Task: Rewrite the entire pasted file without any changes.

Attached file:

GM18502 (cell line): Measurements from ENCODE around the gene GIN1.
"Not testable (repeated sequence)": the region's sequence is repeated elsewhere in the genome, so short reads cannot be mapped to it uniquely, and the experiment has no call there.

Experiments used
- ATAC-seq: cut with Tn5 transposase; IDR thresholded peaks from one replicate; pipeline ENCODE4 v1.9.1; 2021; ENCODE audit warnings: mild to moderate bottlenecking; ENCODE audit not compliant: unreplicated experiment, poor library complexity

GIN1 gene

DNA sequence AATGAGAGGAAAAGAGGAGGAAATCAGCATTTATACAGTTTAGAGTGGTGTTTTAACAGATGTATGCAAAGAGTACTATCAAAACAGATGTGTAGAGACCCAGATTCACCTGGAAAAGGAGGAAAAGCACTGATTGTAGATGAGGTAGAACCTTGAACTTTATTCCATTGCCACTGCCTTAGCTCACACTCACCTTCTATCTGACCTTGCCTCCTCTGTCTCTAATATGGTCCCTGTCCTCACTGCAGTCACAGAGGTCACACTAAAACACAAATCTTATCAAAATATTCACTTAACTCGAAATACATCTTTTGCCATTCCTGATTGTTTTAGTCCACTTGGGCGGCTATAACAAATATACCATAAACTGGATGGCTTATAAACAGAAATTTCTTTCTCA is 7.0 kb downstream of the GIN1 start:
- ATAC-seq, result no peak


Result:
GM18502 (cell line): Measurements from ENCODE around the gene GIN1.
"Not testable (repeated sequence)": the region's sequence is repeated elsewhere in the genome, so short reads cannot be mapped to it uniquely, and the experiment has no call there.

Experiments used
- ATAC-seq: cut with Tn5 transposase; IDR thresholded peaks from one replicate; pipeline ENCODE4 v1.9.1; 2021; ENCODE audit warnings: mild to moderate bottlenecking; ENCODE audit not compliant: unreplicated experiment, poor library complexity

GIN1 gene

DNA sequence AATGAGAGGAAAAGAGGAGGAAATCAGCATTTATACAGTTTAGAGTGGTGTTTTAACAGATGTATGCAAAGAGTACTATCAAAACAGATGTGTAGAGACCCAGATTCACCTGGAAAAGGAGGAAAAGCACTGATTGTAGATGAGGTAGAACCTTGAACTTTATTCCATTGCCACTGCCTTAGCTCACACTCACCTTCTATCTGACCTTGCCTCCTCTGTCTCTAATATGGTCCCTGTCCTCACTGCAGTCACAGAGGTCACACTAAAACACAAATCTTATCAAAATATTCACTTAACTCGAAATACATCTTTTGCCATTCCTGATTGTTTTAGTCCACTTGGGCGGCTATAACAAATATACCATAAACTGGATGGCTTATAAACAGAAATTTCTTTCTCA is 7.0 kb downstream of the GIN1 start:
- ATAC-seq, result no peak